After seeing a lot of positive talk about Dan Rather’s “What Unites Us” on Twitter, on the spur of the moment one day I decided I wanted to read it, and bought myself a copy. Because I bought the book for my Kindle, I was able to start reading right away. I’m glad I did.
Early voting had started a few days before I got and started reading this book. I had driven by one of the voting places and saw tremendously long lines, and had heard about them at other locations, so I consciously planned to wait until the second week of voting, hoping wait times would be better. I say this as an example of the power “What Unites Us” had on me.
The first chapter of this book is called “The Vote,” and after reading it, I felt a strong urge to do just that. So, despite my well-thought-out plan to avoid an hours-long wait, I got up, got dressed, looked up wait times, headed to the nearest polling location that had the shortest lines, and cast my vote. (It only took me an hour!)
I took my Kindle with me, and continued reading as I stood in line.
I think I could tell a story like this for just about every chapter of this book, an example of how I felt motivated if not to action, to introspection, and if not to that, then at least to a curiosity that led to learning or reading more on the subject. This is likely the most highlighted book I’ve read in quite a while.
“Audacity” talked about innovation, and gave voice to something I didn’t realize I was thinking. It “would behoove us to remember that America was conceived and built by risk-takers and explorers,” I read, and felt we aren’t being bold as a country, as I read it. It really resonated and hit home, because, I also realized, I wasn’t being bold as a person either. “The future doesn’t belong to the fainthearted, it belongs to the brave,” and I felt the desire to be brave.
Chapter titles let me know that this book would be touching on many topics that are not only currently relevant, but relevant for the long-term as well, and some of personal interest to me: Dissent, Inclusion, Empathy, Books (I was excited to read this chapter, as I love books myself, and by this time Rather and I seemed to be on the same page about so many things), Service.
Rather connected to a lot of things I’ve been thinking and feeling, and did it more eloquently than I ever could: confusion, loss, anger, fear, even hope.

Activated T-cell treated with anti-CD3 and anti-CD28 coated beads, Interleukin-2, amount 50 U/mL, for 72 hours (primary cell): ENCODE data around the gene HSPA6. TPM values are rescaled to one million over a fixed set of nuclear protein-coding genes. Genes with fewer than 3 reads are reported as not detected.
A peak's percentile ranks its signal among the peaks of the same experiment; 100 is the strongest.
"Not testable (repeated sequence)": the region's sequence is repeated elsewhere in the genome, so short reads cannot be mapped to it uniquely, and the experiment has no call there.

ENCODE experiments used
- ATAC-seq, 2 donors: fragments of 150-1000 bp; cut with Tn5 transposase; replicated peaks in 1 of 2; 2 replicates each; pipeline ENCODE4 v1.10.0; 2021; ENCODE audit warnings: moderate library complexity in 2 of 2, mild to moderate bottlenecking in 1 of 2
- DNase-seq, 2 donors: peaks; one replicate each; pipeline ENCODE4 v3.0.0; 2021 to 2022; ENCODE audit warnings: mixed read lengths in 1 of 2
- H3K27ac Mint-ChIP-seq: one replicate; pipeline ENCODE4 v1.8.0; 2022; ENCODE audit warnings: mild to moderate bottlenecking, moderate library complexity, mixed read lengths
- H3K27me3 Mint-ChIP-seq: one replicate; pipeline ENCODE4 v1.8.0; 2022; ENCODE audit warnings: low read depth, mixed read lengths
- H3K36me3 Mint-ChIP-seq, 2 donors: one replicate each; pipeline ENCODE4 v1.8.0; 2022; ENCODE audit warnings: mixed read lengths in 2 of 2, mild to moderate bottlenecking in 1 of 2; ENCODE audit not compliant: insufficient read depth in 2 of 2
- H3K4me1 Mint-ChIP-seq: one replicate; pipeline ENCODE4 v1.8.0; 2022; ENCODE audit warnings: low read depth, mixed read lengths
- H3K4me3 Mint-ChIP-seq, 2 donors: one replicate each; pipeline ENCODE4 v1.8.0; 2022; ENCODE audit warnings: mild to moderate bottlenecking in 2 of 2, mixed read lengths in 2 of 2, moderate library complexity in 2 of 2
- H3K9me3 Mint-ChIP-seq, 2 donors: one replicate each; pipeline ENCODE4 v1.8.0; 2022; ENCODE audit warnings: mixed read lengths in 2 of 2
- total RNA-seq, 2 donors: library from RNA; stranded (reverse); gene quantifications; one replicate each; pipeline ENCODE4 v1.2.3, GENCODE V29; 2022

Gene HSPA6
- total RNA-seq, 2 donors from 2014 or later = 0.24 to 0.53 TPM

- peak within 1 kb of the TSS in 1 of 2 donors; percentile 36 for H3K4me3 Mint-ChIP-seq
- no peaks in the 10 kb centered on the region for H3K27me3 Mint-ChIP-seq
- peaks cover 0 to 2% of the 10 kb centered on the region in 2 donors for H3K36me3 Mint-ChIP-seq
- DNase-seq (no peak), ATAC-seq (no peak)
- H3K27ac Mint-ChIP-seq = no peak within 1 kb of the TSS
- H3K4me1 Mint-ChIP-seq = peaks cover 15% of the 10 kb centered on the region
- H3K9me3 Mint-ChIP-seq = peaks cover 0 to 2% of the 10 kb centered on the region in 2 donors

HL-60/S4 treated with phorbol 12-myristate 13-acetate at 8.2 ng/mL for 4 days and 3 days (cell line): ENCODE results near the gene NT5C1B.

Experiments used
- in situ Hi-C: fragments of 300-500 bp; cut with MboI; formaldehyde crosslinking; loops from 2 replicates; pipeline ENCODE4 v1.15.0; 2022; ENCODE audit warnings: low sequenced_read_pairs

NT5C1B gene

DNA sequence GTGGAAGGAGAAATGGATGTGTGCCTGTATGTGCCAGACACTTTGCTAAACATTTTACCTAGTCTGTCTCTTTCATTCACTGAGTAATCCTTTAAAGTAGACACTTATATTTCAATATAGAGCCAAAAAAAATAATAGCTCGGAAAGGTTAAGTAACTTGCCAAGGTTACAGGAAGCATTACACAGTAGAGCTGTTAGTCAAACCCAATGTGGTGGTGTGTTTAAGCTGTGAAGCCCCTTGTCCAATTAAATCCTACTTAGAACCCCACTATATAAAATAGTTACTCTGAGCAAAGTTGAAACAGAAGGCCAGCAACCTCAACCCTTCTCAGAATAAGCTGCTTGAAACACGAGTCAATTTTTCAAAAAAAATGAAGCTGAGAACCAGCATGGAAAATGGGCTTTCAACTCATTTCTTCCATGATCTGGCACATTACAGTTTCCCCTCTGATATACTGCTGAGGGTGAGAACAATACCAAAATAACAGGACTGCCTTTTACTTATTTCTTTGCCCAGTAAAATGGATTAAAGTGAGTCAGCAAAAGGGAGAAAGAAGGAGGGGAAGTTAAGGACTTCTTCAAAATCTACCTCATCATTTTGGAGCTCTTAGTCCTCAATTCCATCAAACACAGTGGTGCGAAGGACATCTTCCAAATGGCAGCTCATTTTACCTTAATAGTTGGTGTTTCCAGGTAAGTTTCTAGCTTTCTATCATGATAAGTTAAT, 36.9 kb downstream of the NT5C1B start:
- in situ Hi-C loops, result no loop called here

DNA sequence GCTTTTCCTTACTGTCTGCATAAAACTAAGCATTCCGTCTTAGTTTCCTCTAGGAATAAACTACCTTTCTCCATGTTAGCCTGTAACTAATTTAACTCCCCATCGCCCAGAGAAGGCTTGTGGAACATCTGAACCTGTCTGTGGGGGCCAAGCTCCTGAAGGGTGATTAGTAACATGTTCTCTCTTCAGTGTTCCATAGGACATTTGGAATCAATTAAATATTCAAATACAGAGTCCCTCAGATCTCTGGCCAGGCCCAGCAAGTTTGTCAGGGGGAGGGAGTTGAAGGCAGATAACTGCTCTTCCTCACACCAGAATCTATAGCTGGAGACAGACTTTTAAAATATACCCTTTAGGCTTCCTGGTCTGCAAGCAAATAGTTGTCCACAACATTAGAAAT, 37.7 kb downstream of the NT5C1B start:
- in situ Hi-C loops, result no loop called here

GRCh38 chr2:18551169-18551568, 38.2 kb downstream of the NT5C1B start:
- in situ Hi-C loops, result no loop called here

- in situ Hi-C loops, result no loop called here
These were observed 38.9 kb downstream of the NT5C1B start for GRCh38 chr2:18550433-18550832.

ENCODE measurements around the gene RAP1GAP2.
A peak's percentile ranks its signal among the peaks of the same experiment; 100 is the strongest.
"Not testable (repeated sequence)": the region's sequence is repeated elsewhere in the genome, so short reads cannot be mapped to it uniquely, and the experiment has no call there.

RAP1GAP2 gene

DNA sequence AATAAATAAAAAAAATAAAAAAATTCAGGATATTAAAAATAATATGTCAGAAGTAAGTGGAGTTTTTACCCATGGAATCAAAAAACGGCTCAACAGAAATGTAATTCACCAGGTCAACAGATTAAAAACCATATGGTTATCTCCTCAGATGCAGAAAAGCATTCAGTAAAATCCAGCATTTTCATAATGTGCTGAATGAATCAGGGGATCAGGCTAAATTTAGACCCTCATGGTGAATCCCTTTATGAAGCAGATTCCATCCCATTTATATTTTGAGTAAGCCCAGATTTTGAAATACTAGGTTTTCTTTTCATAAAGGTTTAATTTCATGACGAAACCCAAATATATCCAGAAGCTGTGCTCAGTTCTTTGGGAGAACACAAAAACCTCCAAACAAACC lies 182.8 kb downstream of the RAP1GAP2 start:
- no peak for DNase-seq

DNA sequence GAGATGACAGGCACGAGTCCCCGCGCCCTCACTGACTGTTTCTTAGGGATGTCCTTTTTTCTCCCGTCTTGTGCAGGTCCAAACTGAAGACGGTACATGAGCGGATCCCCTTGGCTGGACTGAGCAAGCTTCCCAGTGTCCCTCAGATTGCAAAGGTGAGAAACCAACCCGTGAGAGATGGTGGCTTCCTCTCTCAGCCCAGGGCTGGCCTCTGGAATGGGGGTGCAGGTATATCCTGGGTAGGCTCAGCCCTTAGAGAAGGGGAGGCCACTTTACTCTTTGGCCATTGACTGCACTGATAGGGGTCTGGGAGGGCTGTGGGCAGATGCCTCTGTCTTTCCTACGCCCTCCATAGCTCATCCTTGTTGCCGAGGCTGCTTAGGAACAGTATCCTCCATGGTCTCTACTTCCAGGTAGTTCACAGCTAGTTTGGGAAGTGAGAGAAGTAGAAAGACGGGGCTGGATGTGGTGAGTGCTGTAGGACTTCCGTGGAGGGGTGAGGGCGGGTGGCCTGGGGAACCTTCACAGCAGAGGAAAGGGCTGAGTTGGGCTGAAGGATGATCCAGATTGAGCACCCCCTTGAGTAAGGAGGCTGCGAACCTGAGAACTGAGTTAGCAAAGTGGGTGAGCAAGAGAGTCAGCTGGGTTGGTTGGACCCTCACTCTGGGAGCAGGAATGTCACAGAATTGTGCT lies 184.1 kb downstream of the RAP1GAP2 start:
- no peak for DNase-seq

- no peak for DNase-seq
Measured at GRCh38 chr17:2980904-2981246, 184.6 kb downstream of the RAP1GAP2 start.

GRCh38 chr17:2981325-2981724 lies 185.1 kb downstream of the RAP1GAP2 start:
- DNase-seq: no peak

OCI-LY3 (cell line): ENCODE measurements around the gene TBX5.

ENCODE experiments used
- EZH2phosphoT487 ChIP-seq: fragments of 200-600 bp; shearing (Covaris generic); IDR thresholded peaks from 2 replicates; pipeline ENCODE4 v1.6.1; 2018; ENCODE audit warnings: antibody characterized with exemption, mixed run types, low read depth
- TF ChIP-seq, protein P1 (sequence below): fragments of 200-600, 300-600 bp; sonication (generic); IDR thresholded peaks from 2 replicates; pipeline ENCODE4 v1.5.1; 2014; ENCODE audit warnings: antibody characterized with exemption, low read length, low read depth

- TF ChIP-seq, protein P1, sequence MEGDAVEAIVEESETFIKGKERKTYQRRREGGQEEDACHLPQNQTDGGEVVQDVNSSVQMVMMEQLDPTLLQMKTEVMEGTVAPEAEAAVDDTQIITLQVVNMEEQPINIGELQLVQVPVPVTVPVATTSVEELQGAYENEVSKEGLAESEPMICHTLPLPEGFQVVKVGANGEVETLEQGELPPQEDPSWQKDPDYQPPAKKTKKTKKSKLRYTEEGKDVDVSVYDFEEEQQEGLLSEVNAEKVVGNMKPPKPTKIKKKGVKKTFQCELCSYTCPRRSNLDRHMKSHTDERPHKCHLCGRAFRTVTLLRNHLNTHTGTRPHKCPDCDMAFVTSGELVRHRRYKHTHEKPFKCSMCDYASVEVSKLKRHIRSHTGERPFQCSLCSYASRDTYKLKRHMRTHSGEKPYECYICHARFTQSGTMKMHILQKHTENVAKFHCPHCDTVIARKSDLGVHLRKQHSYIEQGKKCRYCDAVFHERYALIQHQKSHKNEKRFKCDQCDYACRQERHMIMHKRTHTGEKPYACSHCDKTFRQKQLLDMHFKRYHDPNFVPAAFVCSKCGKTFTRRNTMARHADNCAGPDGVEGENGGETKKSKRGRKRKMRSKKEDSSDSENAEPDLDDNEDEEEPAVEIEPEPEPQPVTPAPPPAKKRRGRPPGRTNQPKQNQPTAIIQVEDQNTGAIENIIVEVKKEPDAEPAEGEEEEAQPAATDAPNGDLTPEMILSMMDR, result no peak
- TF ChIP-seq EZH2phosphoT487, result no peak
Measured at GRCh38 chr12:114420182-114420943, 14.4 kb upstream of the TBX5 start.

I’m going out on a limb to say I love a lot of things about this book.
I love Rather’s list of heroes, which includes Jane Addams, Ida B. Wells, Harvey Milk, and “Fighting Bob” La Follette. I love this list because I’m not real familiar with all of these people, and seeing their names made me want to find out more about them. I love it when reading about something leads me to want to read about something else, and this book did a lot of that.
“What Unites Us” asks good questions, and made me ask questions, too. For many of them it gave good answers as well. This is the best I could hope for from any book.
I love how the title is not only a statement, but also a question. I hope to use it as a mantra.
I love that the Afterword, titled “Citizenship” is probably the best chapter in the book. It gave me hope. Hope is one of the things I’d seen mentioned a lot in those Twitter comments, but didn’t feel until I got to the end.
Rather writes “If we can elevate and share this idea of personal heroism, I believe we will be on the path to healing our republic.” And I think it was this statement, more than any other, that gave me hope.
“What Unites Us” is timely, certainly, given that this is an election year, and the political atmosphere in the United States is fiery, to say the least. But I also think that it would seem timely if read in two years, or six, or ten.
The issues raised and the topics discussed, are always important, and they are always relevant, regardless of what’s going on in the world around us.
“What Unites Us: Reflections on Patriotism” by Dan Rather and Elliot Kirschner, Algonquin Books of Chapel Hill, 2019.